Recently, my husband and I had several arguments—one after another, each fueled by the prior. This series of bickering pushed me to examine marriage: both the societal conditioning of how relationships should be and a reflection on my own journey in the love department.
I have been married for five years; but up until this past year, I often hesitated sharing my relationship in much depth, beyond the fact that we had celebrated two proms together in high school and experienced a unique journey thus far. Although I knew my husband was my life partner, lover, mentor, confidant—my one and only now and into old age—I was self-conscious about the layers beneath our outer shell.
Lessons in finding love can hurt and they can be a steep learning curve. Sometimes I wish I had more answers, sooner, especially when it came to discovering the source of true love.
In my late teens and early 20’s, I thought I knew love, but was far from it. In a quest to finding love, I would always try too hard to make the relationship work. It was an effort based on social ideals, but nothing to do with myself. I feared I couldn’t live up to someone else’s expectations. My expectations–for both of us– would fall short.
Despite trying hard to find love outside of myself, I realized at some point I had become who I thought he wanted me to be, not who I really was. I made mistakes. In making up for them, I spent so much time trying… trying to please, trying to be happy, trying to make it work… I no longer knew who the real me was.
If someone who was important to you died abruptly, would you say to yourself, “I wish I would have . . .”? If something were to happen to you suddenly, wouldn’t you want those you care about to have known how much you appreciated them?
If your answer to these questions is yes, then expressing your deep gratitude to those who have made a significant impact on your life should not be put off any longer. There are several good reasons to start expressing your appreciation to these people now.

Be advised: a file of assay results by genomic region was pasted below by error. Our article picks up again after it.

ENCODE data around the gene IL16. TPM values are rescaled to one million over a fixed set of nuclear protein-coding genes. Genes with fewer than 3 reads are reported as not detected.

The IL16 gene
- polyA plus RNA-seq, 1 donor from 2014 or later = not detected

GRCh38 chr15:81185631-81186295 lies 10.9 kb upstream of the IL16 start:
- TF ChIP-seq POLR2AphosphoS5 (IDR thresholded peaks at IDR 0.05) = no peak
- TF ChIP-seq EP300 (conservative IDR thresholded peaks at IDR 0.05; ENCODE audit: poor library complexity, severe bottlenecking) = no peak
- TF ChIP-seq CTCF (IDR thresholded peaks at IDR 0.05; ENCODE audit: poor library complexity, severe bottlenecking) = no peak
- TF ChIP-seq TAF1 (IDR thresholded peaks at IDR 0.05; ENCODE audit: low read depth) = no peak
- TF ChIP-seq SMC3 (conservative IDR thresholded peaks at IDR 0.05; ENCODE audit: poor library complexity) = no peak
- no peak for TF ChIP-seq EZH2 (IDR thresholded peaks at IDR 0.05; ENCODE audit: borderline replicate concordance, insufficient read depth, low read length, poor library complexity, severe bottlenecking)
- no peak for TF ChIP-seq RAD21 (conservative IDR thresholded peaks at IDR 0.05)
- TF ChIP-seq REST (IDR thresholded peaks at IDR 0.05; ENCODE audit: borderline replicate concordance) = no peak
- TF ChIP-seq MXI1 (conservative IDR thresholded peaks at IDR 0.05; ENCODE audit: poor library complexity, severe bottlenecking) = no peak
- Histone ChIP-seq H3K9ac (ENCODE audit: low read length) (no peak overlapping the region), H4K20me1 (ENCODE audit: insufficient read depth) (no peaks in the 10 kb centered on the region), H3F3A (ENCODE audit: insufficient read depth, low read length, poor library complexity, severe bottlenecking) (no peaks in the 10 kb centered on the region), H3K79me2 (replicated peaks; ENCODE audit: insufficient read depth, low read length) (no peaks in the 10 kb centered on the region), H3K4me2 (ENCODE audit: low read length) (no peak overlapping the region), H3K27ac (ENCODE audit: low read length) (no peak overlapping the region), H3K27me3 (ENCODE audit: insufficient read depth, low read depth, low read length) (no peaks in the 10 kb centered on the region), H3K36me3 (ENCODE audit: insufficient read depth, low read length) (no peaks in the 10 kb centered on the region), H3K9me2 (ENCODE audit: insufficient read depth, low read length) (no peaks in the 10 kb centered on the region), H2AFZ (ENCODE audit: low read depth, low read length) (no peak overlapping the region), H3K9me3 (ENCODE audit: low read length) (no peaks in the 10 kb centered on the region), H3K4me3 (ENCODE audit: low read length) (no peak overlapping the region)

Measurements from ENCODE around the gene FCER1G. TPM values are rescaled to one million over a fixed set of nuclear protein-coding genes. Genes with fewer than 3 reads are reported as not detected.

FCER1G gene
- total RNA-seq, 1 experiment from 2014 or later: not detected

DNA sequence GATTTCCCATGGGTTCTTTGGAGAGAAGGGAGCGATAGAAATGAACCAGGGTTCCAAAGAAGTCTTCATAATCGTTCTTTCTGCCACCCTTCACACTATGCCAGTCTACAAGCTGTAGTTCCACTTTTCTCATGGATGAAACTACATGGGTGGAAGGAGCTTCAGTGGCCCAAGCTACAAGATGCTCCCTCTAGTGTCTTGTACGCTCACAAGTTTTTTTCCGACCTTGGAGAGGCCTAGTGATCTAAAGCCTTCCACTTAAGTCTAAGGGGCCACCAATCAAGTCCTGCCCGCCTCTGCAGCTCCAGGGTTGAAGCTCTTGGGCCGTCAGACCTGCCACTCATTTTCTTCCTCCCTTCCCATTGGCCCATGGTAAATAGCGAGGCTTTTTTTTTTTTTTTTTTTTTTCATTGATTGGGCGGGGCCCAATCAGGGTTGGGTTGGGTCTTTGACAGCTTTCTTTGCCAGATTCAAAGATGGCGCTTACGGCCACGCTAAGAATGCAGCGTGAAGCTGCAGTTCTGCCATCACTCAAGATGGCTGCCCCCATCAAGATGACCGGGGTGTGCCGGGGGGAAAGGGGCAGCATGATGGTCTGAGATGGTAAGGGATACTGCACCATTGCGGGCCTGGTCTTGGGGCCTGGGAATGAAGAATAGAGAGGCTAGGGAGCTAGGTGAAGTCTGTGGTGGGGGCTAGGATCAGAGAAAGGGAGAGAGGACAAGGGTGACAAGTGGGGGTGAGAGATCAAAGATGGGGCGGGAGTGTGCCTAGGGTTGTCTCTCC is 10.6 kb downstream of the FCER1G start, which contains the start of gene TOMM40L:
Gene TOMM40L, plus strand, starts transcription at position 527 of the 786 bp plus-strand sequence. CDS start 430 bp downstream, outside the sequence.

The sooner you tell them how you feel, the longer they will be able have to take pleasure in the message. Why wait until they’re old or dying? If they do die, there’s no chance at all that they will ever fully appreciate your level of gratitude.
You could miss the opportunity of having the pleasure of giving this gift of extraordinary gratitude to someone who has made a real difference in your life.
They’ll probably be inspired to help others; in fact, the ripples may very well be felt far and wide, and all because you made these individuals aware of how important they are to you.
I recently took my own gratitude journey and reached out to 44 people who had made the most significant impact on my life. I wanted to deliver my gratitude while I still had the energy and before it was too late and the opportunity was lost. I didn’t want to wait until any of our lives were compromised by ill health or imminent death. So I figured that I should tell these people how much they mattered to me long—hopefully, very long—before that happened and I was left with regrets.
This article applies also to those not currently in a relationship.
My husband and I had a fight over the weekend – on our date night, of all nights. We rarely fight, so when emotions escalated to shouting, I knew something had to change. I had to change. There was something to be learned here.
The thing about when couples bicker is that both people feel that they are right. Both people feel that their point of view is rightfully justified. So we try to make the other person understand. When we are arguing, what we are essentially trying to do is to show the other person our side – to show them that we are right (and they are wrong).
After all was said and done, underneath the problem on the surface, what we were really fighting for was to feel appreciated and validated. We, each in our own indirect way, were trying to let the other person acknowledge us, and to value what we contribute. But sometimes, we can be so stubborn.
If you dissect all the fights we’ve had in the past with our significant others, and through observing our friends, I think the desire to feel appreciated and recognized is a common theme.
What’s interesting is that in the heat of “battle”, when we are so consumed with wanting the other person to see our side, we become blind to recognizing the other person’s point of view – which is equally valid and understandable. It’s like trying to put out fire with more fire, you will just end up with a bigger fire.